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23-08-2011 | Surgery | Article

Comorbid disease increases in-hospital death risk following surgery in IBD

Abstract

Free abstract

MedWire News: Comorbidities are common in individuals undergoing surgery for inflammatory bowel disease (IBD) and significantly increase the risk for adverse postoperative clinical outcomes, research shows.

Mortality following surgery for IBD ranged from 0.4% in patients without additional disease to as high as 7.9% in those with three or more comorbidities, report investigators.

In addition, the presence of comorbidities in surgical IBD patients increased healthcare use, write Gilaad Kaplan (University of Calgary, Alberta, Canada) and colleagues in the journal Archives of Surgery.

For IBD patients who do not respond to medical treatment, surgery is usually recommended.

Although candidates for surgery are typically younger, and often have less comorbid disease, the risk for postoperative mortality remains high.

Factors known to influence the risk for postoperative outcomes include age, health insurance status, emergency operations, surgical experience, and comorbidities.

In the present study, Kaplan and colleagues analyzed a nationwide inpatient database that included 35,588 patients with IBD who underwent an IBD-related operation between 1995 and 2005.

The IBD patients were 42 years of age, on average, and approximately 25% had been admitted to the emergency room at some point before their operation.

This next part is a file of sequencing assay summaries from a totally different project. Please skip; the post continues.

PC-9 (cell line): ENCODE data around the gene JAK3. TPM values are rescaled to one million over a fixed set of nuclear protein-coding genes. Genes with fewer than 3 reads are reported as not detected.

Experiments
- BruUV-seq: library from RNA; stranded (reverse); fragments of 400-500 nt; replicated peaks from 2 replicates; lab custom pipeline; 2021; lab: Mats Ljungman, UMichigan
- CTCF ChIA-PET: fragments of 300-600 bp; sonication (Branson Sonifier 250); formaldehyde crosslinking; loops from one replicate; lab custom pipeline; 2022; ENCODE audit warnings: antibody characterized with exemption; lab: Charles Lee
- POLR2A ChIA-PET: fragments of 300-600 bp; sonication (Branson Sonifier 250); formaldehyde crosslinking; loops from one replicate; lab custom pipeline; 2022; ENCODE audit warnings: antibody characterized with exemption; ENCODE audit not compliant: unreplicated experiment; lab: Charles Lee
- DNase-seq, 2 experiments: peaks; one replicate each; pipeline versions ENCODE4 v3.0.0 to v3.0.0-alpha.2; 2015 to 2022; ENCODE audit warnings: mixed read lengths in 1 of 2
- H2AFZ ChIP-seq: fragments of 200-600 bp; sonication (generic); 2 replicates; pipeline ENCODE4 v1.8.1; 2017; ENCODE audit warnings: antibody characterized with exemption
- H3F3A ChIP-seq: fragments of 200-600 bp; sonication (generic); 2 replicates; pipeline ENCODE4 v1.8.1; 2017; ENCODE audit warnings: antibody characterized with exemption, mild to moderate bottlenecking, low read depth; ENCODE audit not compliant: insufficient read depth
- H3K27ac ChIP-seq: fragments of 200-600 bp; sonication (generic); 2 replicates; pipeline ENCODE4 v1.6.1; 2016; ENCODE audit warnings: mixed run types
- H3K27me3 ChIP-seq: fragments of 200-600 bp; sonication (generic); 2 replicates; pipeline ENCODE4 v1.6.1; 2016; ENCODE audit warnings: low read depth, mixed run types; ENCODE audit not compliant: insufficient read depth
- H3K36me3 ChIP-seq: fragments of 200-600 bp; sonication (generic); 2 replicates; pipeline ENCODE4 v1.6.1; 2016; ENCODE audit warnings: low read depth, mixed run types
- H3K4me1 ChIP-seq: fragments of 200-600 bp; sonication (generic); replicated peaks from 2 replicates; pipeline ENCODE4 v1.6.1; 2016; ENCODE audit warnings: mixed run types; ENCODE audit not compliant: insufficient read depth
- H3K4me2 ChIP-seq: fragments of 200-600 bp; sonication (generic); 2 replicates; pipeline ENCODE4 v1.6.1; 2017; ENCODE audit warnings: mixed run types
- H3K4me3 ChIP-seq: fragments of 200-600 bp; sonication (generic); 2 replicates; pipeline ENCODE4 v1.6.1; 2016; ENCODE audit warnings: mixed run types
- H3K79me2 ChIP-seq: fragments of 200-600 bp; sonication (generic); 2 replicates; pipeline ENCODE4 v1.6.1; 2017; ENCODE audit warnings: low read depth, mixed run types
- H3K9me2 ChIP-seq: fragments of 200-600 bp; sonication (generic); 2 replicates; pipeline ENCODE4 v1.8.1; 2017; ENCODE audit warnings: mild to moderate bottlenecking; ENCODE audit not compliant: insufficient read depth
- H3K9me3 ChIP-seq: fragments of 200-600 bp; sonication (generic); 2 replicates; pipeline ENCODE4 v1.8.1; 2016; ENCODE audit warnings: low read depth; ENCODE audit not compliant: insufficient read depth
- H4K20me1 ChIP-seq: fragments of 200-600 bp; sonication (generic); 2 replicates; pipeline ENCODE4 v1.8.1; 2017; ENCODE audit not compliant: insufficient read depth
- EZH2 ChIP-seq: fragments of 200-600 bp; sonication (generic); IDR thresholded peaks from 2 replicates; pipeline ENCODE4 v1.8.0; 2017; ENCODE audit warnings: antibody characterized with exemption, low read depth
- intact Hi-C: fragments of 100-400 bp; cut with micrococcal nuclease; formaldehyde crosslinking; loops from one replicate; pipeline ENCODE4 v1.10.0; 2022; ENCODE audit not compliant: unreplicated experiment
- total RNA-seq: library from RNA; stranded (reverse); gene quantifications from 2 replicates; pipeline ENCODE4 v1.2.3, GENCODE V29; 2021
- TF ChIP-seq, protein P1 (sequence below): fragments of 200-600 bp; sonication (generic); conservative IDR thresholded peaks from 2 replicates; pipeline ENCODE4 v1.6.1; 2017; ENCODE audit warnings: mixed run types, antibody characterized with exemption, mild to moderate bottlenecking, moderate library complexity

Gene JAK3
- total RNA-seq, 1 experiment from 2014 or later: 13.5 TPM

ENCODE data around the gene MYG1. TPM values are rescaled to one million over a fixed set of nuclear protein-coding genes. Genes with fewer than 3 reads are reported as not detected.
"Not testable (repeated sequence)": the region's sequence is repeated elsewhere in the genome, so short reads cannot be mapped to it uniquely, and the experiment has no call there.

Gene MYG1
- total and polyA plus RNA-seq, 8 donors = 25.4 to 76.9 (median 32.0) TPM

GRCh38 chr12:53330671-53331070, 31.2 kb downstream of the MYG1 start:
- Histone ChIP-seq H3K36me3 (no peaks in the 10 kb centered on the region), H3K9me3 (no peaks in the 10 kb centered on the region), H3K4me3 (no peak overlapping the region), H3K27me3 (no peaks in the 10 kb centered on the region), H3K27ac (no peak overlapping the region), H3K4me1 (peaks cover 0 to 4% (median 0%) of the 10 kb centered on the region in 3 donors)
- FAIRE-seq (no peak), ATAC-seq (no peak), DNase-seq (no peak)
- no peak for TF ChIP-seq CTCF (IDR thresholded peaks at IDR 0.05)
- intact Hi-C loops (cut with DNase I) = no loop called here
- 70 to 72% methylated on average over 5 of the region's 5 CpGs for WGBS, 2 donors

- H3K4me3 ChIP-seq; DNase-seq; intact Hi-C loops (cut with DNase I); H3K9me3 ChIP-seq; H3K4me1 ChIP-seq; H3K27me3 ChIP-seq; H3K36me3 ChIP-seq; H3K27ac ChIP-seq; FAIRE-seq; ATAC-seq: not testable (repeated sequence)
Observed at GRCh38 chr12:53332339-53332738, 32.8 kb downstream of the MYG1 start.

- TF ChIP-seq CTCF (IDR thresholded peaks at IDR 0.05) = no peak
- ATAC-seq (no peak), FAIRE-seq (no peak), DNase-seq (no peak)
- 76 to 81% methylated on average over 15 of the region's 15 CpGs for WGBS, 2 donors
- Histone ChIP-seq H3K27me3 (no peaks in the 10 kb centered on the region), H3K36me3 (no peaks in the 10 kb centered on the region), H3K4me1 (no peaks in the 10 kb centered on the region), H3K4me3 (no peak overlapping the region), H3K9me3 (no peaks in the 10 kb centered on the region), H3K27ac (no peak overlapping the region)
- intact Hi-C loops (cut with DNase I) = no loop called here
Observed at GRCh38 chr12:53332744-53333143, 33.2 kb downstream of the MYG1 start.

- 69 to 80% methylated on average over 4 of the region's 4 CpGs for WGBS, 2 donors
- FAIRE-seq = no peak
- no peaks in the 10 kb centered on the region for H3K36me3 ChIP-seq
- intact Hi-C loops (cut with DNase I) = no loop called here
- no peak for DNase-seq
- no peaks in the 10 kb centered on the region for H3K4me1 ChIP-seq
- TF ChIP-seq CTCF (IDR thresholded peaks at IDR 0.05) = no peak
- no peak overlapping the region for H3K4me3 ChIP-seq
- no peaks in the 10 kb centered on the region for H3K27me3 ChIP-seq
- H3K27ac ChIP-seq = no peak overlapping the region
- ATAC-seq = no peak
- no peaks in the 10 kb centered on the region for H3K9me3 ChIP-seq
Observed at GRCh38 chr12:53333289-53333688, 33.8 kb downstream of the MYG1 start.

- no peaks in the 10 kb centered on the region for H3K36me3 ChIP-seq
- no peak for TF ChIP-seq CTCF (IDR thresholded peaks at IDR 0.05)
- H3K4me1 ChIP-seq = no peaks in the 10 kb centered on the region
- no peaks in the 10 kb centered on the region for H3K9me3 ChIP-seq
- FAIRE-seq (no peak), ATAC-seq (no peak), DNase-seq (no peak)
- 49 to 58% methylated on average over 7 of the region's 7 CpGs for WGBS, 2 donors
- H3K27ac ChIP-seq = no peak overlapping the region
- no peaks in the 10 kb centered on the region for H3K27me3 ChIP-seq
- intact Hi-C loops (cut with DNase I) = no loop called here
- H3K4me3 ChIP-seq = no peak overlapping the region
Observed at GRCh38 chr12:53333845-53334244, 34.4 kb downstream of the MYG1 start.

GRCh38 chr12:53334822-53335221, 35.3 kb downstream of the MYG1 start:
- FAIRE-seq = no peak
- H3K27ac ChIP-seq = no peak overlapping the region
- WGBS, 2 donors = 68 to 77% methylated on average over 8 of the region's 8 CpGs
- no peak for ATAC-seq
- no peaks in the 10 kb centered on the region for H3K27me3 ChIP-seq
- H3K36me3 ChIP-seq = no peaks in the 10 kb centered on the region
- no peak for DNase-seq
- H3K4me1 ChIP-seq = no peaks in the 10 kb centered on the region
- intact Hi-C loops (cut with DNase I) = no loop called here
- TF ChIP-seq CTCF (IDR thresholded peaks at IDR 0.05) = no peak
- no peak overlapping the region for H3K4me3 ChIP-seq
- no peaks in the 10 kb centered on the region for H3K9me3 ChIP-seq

Overall, the in-hospital mortality following surgery was 1.9%. The median length of stay was 8 days, and total hospital costs were US$ 29,150.

The presence of congestive heart failure was associated with a more than three-fold increased risk for in-hospital death following IBD surgery (odds ratio [OR]=3.50).

Similarly, the risk for in-hospital death increased more than two-fold in patients with cardiac arrhythmias (OR=2.29). Peripheral vascular disease in patients also increased the risk for in-hospital mortality (OR=2.33).

In addition, liver disease and renal failure significantly increased the risk for in-hospital mortality compared with patients without the conditions. Coagulopathy and fluid and electrolyte disorders were also prevalent and increased the risk for in-hospital death.

Overall, the presence of one additional disease/condition was associated with a postoperative mortality rate of 1.5%, while having two comorbidities was associated with an in-hospital mortality rate of 3.3%.

The 10% of patients with three or more comorbidities had an in-hospital death rate of 7.9%.

There was also a significant increase in hospital length of stay and hospital charges with the presence of comorbidities.

Based on these data, Kaplan and colleagues say that risk adjustment is necessary when studying postoperative analyses in patients with IBD.

Most importantly, the data will help clinicians stratify patients at highest risk for poor outcomes following surgery in patients with IBD.

By MedWire Reporters

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